Republicans argued AB 938 would work to improve what they called mismanagement of unemployment benefits. Rep. Warren Petryk, R-Town of Washington, said the bill would increase the ability of DWD to audit unemployment claims to levels seen before Gov. Tony Evers took office. “This bill will help a legislator get to the bottom of the scope of how much exactly unemployment fraud has occurred under this governor’s watch and what he did or what he did not do to address this important issue,” he said…. The Assembly voted 58-34 along party lines to approve AB 935, which would reinstate time limits and implement work requirements for the FoodShare program. Under the bill, DHS would be required to enforce and implement the program’s employment and training program requirement and drug screening, testing and treatment requirements.In addition to the general cruelty and the fact that WisGOP is giving state government ZERO dollars to take these extra steps against alleged fraud, the Wisconsin Budget Project says that these bills would reverse the progress that has been made in helping low-income families survive in recent years.
The Budget Project also says that these bills wouldn’t solve the alleged problem of Wisconsinites not wanting to take jobs, because it doesn’t deal with the real barriers that exist.
A number of Republican legislators are trying to hurriedly pass a package of bills that would weaken the sources of public assistance that have been so critical over the past two years in reducing the pandemic’s harm to workers, families and the economy.https://t.co/FyHZjoohDp— WI Budget Project (@WiBudgetProject) February 14, 2022
It’s very difficult to believe that these proposals constitute a good faith effort to address the worker shortage because the authors of these bills have shown little interest in policy measures that would significantly boost the number of workers. If they truly want to accomplish that goal, they should listen to workers and potential workers about the barriers to work, and they should develop a nonpartisan agenda. Based on conversations with nonprofits that work with Wisconsinites who are facing barriers to health and economic security, here is our list of recommendations for how Wisconsin can expand the workforce in ways that will help workers, their families, and the state’s economy:Assembly Dems echoed the Budget Project’s themes, saying that yesterday’s GOP bills are pointless and cruel.Because a sharp drop in child care slots has forced many parents to drop out of the workforce, policymakers need to increase access to child care by substantially boosting funding for the child care subsidy program and creating more flexibility in the program, so it serves parents with erratic work schedules. Make adults without dependent children eligible for the state Earned Income Tax Credit (EITC), so low-wage jobs aren’t a poverty trap. Research shows that these credits do a great job of promoting work, but among the 30 states that have EITCs, only Wisconsin excludes workers who aren’t custodial parents. Stop suspending driver’s licenses for low-income people who are unable to pay fines, if those fines are unrelated to driving. Increase the minimum wage, which has been frozen at $7.25 per hour since 2009. Provide paid sick leave and family leave. This would not only help families, but would also benefit our economy by increasing worker retention and creating a more stable workforce.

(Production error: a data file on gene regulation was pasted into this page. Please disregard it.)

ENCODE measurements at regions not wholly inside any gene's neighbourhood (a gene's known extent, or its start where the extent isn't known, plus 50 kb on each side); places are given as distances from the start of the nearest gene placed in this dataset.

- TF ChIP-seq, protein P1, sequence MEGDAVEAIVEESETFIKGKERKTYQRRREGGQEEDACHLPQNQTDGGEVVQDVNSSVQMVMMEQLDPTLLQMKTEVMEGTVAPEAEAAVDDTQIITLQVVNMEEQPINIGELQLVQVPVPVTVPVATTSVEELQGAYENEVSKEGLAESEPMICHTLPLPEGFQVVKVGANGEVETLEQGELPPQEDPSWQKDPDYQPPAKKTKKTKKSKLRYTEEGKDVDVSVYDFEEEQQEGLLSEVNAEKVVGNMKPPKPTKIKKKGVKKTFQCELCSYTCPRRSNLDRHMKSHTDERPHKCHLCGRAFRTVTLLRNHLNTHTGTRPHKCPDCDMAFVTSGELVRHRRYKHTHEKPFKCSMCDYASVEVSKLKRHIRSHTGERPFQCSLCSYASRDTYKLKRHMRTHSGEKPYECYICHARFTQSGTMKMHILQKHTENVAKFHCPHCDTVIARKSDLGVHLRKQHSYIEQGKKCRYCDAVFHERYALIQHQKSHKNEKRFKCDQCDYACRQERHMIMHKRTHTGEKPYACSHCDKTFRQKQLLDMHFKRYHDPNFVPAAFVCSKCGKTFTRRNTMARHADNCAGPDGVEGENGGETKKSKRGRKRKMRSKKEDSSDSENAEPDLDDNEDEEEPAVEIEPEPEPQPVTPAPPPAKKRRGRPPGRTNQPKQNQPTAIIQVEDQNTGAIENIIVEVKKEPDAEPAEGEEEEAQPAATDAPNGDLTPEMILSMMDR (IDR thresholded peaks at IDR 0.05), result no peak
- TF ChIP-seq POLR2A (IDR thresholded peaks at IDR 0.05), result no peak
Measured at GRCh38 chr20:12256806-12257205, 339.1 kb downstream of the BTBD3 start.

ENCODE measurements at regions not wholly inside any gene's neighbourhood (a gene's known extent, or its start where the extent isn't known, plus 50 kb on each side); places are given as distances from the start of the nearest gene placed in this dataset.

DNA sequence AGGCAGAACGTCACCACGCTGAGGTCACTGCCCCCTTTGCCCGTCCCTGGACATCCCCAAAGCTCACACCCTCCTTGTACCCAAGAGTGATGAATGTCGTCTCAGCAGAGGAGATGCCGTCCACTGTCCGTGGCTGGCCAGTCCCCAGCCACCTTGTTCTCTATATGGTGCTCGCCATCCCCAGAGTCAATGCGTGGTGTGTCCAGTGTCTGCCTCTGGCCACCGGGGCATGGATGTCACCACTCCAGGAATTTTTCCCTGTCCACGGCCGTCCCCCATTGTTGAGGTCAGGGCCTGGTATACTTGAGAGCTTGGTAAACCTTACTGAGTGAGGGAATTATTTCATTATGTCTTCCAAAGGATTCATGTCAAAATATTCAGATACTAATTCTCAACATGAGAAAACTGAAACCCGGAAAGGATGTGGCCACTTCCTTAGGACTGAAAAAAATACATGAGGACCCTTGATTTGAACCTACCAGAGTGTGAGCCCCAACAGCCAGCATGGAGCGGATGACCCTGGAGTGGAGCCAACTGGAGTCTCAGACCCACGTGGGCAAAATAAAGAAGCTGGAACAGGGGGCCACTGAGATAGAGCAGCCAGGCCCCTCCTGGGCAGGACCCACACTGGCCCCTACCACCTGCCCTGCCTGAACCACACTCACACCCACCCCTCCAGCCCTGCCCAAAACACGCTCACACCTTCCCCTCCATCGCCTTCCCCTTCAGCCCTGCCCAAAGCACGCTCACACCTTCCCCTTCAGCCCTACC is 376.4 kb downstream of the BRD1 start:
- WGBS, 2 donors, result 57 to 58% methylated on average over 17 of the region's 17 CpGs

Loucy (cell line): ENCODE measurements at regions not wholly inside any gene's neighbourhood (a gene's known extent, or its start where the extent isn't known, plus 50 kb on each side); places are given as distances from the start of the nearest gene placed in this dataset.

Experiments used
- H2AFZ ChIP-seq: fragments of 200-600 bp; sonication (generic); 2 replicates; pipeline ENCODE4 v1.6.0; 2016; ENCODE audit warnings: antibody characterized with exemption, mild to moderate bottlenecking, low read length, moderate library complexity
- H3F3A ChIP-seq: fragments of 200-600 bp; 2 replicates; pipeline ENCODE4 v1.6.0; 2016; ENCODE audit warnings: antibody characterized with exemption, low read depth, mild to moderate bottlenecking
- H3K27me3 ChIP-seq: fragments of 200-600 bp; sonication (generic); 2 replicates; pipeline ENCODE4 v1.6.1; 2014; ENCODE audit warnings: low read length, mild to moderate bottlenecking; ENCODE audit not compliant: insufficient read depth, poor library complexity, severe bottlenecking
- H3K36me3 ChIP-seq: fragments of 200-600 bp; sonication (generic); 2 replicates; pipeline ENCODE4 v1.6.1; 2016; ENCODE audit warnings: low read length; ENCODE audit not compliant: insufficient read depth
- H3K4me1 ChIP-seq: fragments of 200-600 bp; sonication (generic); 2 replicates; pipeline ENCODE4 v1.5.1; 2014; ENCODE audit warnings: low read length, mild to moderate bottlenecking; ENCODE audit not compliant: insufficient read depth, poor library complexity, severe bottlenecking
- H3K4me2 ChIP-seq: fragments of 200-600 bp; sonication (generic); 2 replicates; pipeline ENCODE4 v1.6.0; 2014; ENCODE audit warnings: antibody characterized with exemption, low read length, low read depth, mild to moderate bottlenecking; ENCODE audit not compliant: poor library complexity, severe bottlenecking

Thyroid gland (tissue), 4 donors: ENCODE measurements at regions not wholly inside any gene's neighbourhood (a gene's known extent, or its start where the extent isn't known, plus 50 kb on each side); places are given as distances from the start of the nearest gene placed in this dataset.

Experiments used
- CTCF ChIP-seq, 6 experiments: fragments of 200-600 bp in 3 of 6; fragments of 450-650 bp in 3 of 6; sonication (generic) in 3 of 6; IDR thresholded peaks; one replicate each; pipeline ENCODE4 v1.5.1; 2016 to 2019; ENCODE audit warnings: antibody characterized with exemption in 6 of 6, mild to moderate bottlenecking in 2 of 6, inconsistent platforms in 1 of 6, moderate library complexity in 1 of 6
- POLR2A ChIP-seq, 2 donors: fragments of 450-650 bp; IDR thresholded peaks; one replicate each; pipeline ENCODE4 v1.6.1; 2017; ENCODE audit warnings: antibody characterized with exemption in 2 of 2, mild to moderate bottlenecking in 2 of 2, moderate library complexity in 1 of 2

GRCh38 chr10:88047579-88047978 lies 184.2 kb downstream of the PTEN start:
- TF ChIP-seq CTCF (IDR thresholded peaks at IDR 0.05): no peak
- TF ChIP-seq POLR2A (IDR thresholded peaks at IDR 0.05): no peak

Rep. Katrina Shelton, D-Green Bay, said in a media briefing the bills “highlight a doubling down on an extreme right-wing commitment to a legislative agenda that is anti-worker, anti-Wisconsin and anti-family. “They do nothing to promote rejoining the workforce and they literally rip the rug out from underneath those who are trying to make ends meet while they look for work,” Shelton said.But that’s the whole point of these GOP "anti-welfare" bills, isn’t it? They are intended to make Wisconsinites as desperate as possible, and keep them from being able to turn down crappy jobs with crappy pay. Workers are not desperate today, as Madison writer Tom Saler pointed out in a recent Journal-Sentinel article that discussed the country’s inflation situation.
Surely, pandemic-related concerns are playing a role in the so-called Great Resignation, in which 4.3 million workers quite their jobs in December alone, leaving the labor market 2.4 million workers smaller than in February 2020. A red-hot economy in which jobs appeared abundant contributed as well, as did money saved from two massive government stimulus programs. But the pandemic also gave Americans a rare chance to step away, to slow down, to reimagine working lives to include meaning, recognition and astonishment. Or, especially among those approaching retirement, to imagine lives without work at all. And when a shrinking workforce meets an overheating economy, wage inflation inevitably shows up in consumer prices.The Great Resignation was reiterated again in this week’s state-level JOLTS report, which showed Wisconsinites continuing to quit work at high levels at the end of 2021, while layoffs continue to be almost nonexistent.